Of course he has a unique spin. Who else would’ve suggested that Purple Rain could possibly have something to teach us about online marketing?!
And here’s the thing. You think these guys who are at the top of the game right now had competition when they were nobodies?
Well, think about how much competition they have now. When you’re perched at the top of the hill everybody can see you. And everybody wants to take you out.
No rest for kings and queens. Not if you want to stay in that throne. As Andy Grove said, “Only the paranoid survive.”
What does it mean to crush your competition?
In this particular context when I say “crush” I mean this: beat other writers and their content in categories like most comments and social shares.
In other words, visible metrics.
For example, every post I write for Copyblogger I watch the number of tweets I get compared to other posts that were published that week.
This is not just about boosting my ego. Sure, I want to dominate, but I also want to learn to see what others are doing. What are they doing that I can adopt and make my posts better?
As you can see, “crush” is really about competition with me. Crush is also about accomplishing internal goals you set for yourself:
- Get Influencers to Share — For example when I wrote A Content Marketer’s Quick and Dirty Guide to Killing it With Google+ one of my internal goals was to get Brian Clark to share it. And he did.
- Get Highest Google+ Shares — Another goal was to write a post that had the highest number of Google+ shares for a Crazy Egg post. I believe I achieved that goal, too, with the same post.
- Get Job Offers — While guest posting is a useful strategy for attracting links I find it way more valuable way to network. Due to the posts I’ve published on Copyblogger I’ve sat on phone calls with CEOs, ghostwritten for some big name startups, and fielded dozens of opportunities.
- Get More Subscribers — You also should be growing your site’s permission-driven fan base. Epic content is a great at attracting attention and driving them back to your site.
But goals aren’t strictly about quantity. Crush is all about quality, too.
Take the quality of comments, for example. While the gargantuan guide to content marketing got a low number of comments compared to other posts it generated more of the best-quality type:
I read the first few paragraphs up until you reached the list. Then started to scan the headlines and then reading a few of the descriptions. The first word that came to my mind was ‘Sick Bird.’ Sick Bird, Demian. I like it. Very useful. – Eric Walker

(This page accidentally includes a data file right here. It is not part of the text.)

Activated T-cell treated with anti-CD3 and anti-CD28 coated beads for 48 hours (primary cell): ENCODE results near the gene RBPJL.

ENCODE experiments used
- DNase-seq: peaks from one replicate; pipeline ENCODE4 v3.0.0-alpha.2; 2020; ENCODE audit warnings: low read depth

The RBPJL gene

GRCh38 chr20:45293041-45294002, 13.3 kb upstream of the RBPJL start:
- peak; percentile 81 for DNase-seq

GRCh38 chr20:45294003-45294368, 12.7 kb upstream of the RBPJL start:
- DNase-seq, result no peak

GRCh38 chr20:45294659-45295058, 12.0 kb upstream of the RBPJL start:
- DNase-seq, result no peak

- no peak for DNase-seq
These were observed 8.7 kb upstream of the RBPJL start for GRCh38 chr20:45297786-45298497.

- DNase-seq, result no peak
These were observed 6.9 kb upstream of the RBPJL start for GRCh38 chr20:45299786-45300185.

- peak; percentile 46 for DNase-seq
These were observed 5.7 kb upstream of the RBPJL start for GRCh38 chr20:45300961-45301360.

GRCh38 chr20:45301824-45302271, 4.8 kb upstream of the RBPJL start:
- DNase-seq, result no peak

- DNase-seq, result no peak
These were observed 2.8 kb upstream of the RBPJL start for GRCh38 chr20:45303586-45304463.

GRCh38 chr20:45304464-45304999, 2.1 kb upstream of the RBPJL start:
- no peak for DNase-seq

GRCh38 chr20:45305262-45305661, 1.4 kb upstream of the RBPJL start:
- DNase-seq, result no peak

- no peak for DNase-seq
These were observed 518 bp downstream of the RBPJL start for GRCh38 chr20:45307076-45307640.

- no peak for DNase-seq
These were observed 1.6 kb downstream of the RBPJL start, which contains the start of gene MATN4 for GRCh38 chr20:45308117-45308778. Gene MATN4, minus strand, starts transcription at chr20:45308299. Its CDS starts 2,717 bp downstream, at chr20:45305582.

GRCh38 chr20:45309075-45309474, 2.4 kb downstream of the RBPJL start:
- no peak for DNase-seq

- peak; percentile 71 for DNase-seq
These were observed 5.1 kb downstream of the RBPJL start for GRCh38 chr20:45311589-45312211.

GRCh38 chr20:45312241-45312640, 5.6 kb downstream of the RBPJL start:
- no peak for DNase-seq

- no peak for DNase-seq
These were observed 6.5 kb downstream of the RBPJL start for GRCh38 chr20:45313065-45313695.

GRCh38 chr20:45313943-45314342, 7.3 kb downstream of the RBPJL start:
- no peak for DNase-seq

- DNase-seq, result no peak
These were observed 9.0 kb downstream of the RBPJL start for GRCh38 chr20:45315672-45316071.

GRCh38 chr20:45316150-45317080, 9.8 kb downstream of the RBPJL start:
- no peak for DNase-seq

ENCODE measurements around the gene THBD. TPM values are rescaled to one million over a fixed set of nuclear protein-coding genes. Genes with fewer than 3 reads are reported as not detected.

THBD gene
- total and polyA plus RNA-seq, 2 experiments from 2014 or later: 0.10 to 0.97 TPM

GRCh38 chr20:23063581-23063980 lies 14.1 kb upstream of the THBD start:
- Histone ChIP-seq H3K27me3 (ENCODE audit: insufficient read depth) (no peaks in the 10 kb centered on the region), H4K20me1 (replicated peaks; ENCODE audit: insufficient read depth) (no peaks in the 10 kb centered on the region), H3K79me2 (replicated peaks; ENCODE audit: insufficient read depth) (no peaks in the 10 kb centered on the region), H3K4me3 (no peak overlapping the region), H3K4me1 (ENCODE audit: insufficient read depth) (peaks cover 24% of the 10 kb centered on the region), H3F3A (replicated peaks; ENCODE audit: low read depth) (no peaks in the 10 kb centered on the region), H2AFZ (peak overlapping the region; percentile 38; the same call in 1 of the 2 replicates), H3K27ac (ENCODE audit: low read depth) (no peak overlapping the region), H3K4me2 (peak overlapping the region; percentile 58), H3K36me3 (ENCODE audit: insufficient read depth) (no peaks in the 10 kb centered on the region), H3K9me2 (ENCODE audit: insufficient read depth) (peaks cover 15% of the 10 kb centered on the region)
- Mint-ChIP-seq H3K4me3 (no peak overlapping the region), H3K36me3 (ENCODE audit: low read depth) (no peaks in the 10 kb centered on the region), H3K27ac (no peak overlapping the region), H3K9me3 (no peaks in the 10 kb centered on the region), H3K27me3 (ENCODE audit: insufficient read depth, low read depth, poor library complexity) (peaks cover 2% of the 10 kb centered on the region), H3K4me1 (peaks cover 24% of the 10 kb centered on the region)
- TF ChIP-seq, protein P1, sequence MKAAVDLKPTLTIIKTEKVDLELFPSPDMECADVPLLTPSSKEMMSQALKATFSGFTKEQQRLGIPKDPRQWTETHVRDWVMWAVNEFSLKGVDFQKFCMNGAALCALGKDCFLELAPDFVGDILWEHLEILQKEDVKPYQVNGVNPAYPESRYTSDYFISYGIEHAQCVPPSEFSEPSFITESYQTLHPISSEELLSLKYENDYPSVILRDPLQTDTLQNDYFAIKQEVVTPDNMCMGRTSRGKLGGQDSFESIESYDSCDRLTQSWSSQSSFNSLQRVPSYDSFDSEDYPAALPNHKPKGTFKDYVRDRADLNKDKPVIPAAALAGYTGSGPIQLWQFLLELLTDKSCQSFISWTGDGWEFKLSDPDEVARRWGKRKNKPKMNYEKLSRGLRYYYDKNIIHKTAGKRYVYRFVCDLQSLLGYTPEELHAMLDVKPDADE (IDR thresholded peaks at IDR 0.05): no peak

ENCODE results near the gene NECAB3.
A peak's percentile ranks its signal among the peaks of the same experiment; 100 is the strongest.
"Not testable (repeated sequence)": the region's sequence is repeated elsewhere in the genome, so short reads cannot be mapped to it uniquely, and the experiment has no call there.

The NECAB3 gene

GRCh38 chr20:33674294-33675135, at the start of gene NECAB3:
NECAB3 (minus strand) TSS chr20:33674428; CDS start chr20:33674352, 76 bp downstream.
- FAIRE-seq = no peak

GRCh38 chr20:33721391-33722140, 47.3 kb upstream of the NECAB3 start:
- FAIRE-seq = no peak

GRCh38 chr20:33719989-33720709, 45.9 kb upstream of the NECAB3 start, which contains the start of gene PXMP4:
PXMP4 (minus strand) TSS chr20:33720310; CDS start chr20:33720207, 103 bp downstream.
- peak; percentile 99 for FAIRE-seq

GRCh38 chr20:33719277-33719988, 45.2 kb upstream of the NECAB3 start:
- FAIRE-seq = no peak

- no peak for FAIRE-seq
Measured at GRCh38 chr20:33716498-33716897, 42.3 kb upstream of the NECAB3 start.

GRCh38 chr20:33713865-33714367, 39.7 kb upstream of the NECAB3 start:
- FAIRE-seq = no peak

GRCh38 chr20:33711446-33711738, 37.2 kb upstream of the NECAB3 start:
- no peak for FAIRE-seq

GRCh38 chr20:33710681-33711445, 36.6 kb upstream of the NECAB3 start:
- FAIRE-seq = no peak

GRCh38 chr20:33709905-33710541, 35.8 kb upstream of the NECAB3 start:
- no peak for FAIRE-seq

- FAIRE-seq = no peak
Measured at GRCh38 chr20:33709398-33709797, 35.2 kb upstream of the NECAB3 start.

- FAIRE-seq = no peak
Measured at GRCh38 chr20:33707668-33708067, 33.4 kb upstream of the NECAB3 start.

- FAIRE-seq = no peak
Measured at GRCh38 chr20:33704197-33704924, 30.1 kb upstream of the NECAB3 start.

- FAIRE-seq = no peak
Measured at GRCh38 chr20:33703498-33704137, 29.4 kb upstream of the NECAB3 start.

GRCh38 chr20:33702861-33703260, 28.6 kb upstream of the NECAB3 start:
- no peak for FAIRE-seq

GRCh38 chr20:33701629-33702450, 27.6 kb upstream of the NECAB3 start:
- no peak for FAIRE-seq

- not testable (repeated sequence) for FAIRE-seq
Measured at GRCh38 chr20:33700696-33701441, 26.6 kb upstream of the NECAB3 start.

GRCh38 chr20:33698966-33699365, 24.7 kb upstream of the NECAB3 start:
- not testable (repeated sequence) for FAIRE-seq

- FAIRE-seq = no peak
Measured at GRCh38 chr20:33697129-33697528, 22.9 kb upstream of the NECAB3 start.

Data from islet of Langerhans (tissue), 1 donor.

Holy wow, Demian — this [post] is the Energizer bunny of useful content marketing advice lists. Scrolling down through it I was blown away by how many things there were that I wanted to read! – Paul Ahren
My goodness Damian (sic)! This is a full-on content marketing course, worthy of a “buy button”! I’m grateful that you put this together. – Donovan Owens
And so on.
Why crush your competition?
Some will disagree with this approach. Treating content creation as a competition when I should be treating it as cooperation.
Shoot, they might even trot out Franklin D. Roosevelt:
Competition has been shown to be useful up to a certain point and no further, but cooperation, which is the thing we must strive for today, begins where competition leaves off.
Or Indian philosopher Jiddu Krishnamurti:
Real learning comes about when the competitive spirit has ceased.
I’m all for cooperation. I’m all for learning. I’m also all for getting insanely better. Becoming the best. And competition drives that desire.
If there is no competition there is no motivation to play at your highest level. You’ll remain average. Rivalry is the mother of excellence.
But let me make this very clear: crush is not about behaving like a numbskull. Like David Sarnoff, founder of RCA, said, “Competition brings out the best in products and the worst in people.”
Be competitive, but don’t let competition turn you into a jerk, okay?
What constitutes epic content?
It covers a monster amount of territory.
It could be expansive like 37 Negotiation Tips for Every Freelance Writer or it could drill down deep like Google Analytics Custom Reports: Paid Search Campaign Analysis.
Let’s look at a few characteristics and kinds.
- Long — This is not the best way to identify an epic blog post, but it’s the most obvious. For the most part epic blog posts are at a minimum 1,000 words. Two to five thousand is normal. It’s one dramatic scrolling page. The Death of the Boring Blog Post is a phenomenal example of a long — read “epic” — blog post.
- Ultimate Guides — Think Ultimate Guide to Facebook Marketing or 56 Ways to Market Your Business on Pinterest.
- In-Depth — Like I mentioned above a long post doesn’t mean it’s an epic post. A long post that drills deep into a topic can be an epic post. Pick any of Avinash’s blog posts at Occam’s Razor for an example of epic.